The cloud isn’t always your friend. Google, for example, seems to imbue its entire system with pay-for-storage incentives. Two easy clicks and you can pay money just to hold onto older mail. But, maybe you don’t need them to store your old mail. Maybe you can do this on your own, simply and easily. You already have the computer, use it. And, let’s face it, do you really want to pay Google more money?
These instructions are also focused on a Windows environment (right now). If you use macOS, you can run a Windows Virtual Machine or search for a method of storing and searching through .mbox files.
Exporting your Gmail into a living archive:
1. Find your oldest message. Just go into Google Mail, Inbox and look for your name on the top-right side. There’s a “1 of xx” number. Click on that and choose “Oldest.” This is going to show you the very oldest messages. This is the year you want to start archiving.
Note: I chose to archive by full year because it’s a decent amount of data while being organized enough when you later search your archive. You can adjust this as you see fit.
2. If you haven’t created an empty label in Gmail called “Export.” This has to start empty, so if something is in there from a previous effort, either delete it or create an empty “Export2” label.
3. Start a search of all mail within a year of your oldest. Go through each page, selecting all and moving those messages to the “Export” label. You should use a search because Google wants to throw new messages into the mix if you’re just viewing the oldest mail. You can speed up the process of “select all” by increasing the number of messages visible on a page in your Settings, but I suggest you take the time on every page making sure you’re in the right year timeframe.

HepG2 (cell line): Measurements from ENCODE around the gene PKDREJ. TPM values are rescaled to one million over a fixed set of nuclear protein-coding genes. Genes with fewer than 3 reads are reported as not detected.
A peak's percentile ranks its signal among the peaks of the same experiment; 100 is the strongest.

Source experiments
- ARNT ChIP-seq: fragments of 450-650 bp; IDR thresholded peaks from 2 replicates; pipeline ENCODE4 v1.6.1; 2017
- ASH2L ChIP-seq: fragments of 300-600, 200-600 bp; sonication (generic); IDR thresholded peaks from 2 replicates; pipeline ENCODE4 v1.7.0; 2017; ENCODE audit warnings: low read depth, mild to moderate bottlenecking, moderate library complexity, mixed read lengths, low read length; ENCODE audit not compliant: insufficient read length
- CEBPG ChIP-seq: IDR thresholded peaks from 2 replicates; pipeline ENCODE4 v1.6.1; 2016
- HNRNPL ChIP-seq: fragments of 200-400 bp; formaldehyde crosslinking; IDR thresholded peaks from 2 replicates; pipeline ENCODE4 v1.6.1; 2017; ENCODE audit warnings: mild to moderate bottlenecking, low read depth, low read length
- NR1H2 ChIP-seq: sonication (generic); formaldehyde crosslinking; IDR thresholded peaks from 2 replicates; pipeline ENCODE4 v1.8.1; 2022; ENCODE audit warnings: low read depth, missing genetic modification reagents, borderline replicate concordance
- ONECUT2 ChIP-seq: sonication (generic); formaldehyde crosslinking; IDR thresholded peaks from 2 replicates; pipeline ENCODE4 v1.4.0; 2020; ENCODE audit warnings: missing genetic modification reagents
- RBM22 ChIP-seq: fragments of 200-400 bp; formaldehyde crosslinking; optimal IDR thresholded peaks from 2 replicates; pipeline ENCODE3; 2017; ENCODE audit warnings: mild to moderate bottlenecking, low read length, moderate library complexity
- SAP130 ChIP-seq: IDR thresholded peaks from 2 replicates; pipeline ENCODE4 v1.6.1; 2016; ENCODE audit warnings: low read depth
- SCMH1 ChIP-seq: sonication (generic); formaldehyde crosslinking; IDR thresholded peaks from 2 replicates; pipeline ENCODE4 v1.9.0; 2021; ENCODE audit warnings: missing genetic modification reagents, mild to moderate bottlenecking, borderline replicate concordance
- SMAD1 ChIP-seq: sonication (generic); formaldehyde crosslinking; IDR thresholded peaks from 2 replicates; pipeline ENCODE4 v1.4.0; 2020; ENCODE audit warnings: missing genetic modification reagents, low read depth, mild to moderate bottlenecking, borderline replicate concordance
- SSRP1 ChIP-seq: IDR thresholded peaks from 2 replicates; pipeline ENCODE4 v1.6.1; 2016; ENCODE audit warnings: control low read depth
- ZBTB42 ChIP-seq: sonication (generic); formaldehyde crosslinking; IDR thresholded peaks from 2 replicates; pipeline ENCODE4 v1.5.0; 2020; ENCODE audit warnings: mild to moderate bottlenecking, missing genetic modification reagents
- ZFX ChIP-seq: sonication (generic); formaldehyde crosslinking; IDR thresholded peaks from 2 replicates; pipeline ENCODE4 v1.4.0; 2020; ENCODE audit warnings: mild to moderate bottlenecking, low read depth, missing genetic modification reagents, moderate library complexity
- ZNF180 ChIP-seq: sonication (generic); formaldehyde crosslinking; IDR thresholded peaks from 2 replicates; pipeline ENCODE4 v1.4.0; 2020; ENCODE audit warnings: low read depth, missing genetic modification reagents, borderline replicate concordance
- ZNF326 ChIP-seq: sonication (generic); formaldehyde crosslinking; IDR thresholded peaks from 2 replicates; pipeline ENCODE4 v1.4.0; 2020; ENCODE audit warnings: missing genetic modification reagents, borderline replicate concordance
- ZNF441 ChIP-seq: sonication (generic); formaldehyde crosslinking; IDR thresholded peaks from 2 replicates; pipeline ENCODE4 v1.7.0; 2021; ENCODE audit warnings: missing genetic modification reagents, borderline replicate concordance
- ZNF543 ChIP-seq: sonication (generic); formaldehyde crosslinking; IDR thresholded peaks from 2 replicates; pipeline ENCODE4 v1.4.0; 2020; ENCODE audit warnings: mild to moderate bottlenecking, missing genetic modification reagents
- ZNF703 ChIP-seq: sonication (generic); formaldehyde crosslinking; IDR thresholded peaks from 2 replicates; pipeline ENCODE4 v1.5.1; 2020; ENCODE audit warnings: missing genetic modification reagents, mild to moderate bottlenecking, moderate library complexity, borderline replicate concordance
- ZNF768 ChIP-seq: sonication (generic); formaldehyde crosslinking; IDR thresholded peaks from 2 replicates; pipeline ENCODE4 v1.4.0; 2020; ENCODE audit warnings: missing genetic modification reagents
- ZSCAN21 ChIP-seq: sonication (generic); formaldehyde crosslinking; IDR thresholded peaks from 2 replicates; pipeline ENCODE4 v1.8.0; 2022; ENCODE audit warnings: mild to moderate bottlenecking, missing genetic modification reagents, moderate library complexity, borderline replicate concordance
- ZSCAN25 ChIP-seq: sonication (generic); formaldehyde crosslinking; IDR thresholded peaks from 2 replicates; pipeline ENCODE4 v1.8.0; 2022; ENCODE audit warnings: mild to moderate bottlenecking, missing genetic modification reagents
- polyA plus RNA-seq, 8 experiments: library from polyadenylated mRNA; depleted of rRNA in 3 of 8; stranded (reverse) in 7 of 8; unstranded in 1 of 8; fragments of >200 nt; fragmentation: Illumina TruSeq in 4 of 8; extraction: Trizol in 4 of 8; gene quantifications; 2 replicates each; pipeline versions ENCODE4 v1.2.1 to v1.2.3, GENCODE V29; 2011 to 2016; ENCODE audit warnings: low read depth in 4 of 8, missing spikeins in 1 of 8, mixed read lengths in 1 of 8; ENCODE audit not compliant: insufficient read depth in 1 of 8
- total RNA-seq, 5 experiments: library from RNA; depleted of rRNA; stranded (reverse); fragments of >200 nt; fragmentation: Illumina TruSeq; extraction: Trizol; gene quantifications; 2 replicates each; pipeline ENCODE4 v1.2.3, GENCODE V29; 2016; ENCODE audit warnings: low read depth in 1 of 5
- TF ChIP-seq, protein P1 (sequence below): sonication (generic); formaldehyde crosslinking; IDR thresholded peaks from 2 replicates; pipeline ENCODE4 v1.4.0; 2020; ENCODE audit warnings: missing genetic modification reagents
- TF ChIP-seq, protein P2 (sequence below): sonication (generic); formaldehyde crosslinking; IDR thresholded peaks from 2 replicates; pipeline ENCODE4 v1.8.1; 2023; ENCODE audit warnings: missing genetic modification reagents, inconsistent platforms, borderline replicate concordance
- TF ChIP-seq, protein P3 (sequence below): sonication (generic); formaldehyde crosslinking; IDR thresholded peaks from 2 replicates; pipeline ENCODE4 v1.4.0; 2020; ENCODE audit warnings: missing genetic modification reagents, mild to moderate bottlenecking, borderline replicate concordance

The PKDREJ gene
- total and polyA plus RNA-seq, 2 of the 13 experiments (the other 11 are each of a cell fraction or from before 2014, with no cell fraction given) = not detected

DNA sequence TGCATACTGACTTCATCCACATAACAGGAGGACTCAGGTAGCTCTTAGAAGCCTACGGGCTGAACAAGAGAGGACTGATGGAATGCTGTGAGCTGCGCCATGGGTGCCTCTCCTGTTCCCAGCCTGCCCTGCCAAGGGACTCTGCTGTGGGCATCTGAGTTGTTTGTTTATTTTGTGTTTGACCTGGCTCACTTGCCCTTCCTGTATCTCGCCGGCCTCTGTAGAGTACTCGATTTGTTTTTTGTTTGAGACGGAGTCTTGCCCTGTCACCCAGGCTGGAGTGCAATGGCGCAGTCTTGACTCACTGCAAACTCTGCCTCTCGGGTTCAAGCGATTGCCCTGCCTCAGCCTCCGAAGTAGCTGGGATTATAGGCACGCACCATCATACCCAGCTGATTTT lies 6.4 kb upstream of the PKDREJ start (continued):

4. Go to Google’s Takeout tool:
a) First, deselect all, we only want Mail.
b) Scroll down to the mail product and select it.
c) Click on “All Mail Data Included” and select ONLY the “Export” label we poke about earlier
d) Click “Next Step”
e) You’ll get delivery options. I’d choose the defaults except for file-splitting. I like to expand the size so I get only one file. Make sure you ask for “Export Once.” Depending on what you’ve requested and how much, the link or file will be created and you’ll be notified.
5. Pick up the Simple Mbox Viewer tool, It’s open-source. If you’re updating from a previous version, you’ll be prompted to recreate indexes. Be sure to donate to the developer for his great tool, I’m sure he’ll appreciate any amount.
6. Once Google notifies you, download the .zip file from Google. Extract the .mbox file into a data folder (I suggest a structure of files close to other exports and the “Simple MBX viewer.” In my case, when I’ve extracted the .mbx file, I rename it to “gmail-archive-2011.mbox” so it lines up with previous exports. The folder looks like this:
– mboxview.exe (and other program files)
–> gmail-archive-2012.mbox (and other mbox files)
Go ahead, open it up, search, make sure it’s all there.
7. With the archive good, go back to the “export” label and delete all that, clear your trash and enjoy the free Google Space.
You’ll want to go through this process every year. Archiving mail regularly like this keeps you aware of the space used and organized enough to keep local backups of this data as it grows. Having a searchable cloud-based mail archive is cool, but isn’t it better to archive this stuff for free?